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Deficits and financial change in the Pacific Basin

  • Design
  • Economics
  • Political Science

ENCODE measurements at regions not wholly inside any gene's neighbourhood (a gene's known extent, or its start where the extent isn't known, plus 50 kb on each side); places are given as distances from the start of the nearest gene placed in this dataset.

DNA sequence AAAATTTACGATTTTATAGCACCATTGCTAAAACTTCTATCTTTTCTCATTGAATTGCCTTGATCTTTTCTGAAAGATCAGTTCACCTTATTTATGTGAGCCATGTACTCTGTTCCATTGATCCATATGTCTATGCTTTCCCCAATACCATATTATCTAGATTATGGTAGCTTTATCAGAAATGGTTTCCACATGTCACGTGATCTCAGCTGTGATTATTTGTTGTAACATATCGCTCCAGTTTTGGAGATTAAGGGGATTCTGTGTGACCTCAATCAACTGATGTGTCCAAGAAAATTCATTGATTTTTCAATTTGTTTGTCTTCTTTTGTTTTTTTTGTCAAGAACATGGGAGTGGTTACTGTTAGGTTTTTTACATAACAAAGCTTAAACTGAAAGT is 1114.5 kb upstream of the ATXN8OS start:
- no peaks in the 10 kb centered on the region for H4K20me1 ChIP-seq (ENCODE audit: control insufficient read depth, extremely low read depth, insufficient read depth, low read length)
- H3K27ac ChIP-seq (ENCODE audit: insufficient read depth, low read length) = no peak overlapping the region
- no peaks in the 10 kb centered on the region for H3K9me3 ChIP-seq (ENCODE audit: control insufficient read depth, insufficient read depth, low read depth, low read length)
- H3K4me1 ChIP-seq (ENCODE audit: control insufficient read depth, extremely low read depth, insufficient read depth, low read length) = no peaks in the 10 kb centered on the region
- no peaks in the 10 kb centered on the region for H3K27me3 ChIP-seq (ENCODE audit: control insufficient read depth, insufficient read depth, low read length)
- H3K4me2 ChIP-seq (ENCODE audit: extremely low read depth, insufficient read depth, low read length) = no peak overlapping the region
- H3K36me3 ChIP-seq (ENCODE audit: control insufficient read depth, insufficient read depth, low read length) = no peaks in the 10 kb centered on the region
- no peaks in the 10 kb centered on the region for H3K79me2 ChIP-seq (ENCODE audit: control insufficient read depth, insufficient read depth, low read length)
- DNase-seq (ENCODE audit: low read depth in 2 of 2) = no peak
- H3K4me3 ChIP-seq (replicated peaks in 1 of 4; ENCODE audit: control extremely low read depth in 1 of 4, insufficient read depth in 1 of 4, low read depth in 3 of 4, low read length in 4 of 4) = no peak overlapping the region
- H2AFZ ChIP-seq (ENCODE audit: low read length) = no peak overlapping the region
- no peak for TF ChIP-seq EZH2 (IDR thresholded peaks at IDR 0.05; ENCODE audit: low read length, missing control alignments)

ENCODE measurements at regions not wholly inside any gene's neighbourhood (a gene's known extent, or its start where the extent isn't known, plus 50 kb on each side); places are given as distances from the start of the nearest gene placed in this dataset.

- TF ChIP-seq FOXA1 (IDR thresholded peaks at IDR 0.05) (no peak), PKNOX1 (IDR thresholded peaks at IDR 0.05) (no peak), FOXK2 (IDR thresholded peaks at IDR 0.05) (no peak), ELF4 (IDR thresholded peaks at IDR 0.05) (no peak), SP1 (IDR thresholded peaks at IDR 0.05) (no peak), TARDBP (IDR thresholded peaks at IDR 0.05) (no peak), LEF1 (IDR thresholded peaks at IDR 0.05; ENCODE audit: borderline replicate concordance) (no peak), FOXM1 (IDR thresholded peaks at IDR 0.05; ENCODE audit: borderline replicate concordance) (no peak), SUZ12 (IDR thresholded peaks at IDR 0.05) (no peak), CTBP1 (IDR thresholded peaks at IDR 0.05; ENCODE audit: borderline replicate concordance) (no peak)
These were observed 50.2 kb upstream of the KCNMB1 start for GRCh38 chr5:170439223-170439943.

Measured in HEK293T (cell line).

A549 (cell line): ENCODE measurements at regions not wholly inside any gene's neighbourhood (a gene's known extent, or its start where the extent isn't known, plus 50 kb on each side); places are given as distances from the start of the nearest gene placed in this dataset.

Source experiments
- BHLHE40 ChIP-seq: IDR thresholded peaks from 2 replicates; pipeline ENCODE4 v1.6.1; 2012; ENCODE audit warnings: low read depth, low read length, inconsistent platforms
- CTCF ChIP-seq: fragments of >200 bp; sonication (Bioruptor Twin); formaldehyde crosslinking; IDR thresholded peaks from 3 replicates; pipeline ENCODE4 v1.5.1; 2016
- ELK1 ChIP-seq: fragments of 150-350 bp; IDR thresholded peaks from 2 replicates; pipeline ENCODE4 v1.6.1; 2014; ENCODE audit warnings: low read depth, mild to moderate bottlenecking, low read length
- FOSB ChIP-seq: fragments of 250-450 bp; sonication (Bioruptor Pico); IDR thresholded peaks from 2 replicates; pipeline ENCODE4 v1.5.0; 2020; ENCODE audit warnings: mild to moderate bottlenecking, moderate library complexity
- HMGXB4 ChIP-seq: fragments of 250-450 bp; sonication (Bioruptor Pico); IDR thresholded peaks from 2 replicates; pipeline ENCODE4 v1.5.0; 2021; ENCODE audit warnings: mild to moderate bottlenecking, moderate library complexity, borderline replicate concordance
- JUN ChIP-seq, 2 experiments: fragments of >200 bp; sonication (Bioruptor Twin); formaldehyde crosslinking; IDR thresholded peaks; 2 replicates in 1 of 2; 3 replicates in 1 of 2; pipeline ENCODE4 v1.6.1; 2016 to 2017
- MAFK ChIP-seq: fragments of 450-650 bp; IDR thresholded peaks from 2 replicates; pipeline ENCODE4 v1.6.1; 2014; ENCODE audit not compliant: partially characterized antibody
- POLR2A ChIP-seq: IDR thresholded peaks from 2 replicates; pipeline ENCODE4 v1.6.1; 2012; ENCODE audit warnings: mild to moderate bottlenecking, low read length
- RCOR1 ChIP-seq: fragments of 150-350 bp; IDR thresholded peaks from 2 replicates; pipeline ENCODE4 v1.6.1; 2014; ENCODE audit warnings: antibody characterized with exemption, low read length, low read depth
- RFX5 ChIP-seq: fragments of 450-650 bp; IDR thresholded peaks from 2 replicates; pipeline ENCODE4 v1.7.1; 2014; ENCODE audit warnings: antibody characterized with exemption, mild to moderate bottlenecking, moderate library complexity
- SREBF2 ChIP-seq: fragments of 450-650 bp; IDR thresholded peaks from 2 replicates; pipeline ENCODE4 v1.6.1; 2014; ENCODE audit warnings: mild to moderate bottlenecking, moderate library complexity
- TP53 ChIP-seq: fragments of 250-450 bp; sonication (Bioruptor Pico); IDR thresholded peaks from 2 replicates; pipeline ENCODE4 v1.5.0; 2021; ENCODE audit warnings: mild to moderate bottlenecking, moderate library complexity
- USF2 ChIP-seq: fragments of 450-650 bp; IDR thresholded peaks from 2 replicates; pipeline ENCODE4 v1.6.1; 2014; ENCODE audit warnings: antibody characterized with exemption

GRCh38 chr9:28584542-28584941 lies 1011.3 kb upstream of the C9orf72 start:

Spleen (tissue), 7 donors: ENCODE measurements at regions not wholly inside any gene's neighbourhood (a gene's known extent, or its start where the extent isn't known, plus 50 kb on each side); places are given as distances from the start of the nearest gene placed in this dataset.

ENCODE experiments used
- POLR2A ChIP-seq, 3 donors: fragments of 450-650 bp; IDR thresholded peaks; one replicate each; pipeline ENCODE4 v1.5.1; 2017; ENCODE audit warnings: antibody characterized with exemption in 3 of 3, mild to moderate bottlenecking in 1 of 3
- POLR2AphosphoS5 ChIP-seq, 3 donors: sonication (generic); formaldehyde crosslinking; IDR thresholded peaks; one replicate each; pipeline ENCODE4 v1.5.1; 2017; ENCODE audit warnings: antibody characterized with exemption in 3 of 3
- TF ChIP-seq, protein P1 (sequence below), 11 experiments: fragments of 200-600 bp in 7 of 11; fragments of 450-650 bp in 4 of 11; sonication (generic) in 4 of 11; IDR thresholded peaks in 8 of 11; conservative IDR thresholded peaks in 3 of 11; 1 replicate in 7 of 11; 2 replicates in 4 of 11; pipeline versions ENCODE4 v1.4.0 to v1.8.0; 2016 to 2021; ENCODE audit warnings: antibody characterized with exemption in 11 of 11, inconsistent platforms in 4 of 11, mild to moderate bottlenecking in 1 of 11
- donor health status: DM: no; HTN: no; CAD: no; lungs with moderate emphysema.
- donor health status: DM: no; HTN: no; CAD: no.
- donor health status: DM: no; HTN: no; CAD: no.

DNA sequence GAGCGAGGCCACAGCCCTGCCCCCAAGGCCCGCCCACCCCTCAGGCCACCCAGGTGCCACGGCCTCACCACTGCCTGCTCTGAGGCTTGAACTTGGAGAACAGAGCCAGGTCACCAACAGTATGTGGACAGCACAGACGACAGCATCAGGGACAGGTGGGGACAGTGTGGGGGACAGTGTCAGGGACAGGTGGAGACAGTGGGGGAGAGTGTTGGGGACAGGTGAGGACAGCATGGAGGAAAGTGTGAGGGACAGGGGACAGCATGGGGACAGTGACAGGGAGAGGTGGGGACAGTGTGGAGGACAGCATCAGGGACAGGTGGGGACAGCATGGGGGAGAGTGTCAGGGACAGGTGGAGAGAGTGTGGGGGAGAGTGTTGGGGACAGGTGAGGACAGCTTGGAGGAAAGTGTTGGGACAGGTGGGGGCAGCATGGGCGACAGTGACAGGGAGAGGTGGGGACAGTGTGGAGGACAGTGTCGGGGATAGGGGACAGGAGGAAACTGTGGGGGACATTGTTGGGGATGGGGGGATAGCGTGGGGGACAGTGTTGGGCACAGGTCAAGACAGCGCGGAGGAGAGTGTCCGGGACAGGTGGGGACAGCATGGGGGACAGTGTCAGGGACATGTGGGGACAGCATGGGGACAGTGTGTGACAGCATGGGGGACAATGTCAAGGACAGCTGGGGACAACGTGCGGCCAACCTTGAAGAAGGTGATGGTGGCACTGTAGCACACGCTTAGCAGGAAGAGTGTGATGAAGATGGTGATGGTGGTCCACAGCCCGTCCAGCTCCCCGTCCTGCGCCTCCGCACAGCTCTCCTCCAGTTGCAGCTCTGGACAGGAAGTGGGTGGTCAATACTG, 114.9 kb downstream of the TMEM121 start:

FRBSF January 4,1985 WEEKLY LETTER Deficits and Financial Change in the Pacific Basin Government budget positions in most Pacific Basin nations deteriorated sharply in the aftermath of the worldwide economic slump of the rnid- 1970s. Budget deficits in the market-oriented economies of the region have since averaged rough Iy 4 percent of thei r respective GNPs. Finan- cing shortfalls ofthis magnitude has not proven an easy task, and, at various times, has been respon- sible for inflation, disintermediation, and compet- itive shifts among financial institutions. This Letter explains how the need to finance large deficits oftentimes has produced the problems mentioned,and argues that the responses of the market and financial regulatory authorities have constituted an important, although frequently in- advertent, impetus to financial innovation and li- beralization in a number of Pacific Basin nations. Financing options Governments have a number of options in finan- cing budget deficits. At the most fundamental lev- el, fiscal authorities must choose between borrow- ing abroad (i.e., from foreign investors, foreign banks, or international agencies) and borrowing from domestic sources. Foreign loans represent a majorfunding source for a number of Pacific Basin nations. Indonesia, for example, finances virtually all of its budget deficits abroad. But this Letter will concentrate on domestic financing and its relation to financial innovation. When a government chooses to finance deficits domestically, i.t has several options: it can sell its debtto the central bank ("monetize" the deficit), it can persuade or require financial institutions to absorb government debt (turning the institutions into "captive" sources offunds), or itcan design a "market oriented" approach to selling govern- ment debt instruments. Monetary finance Useofthecentral bankto finance deficits involves increasing bank reserves, which in turn leads to increases in the stock of money. Ultimately, the private sector finances

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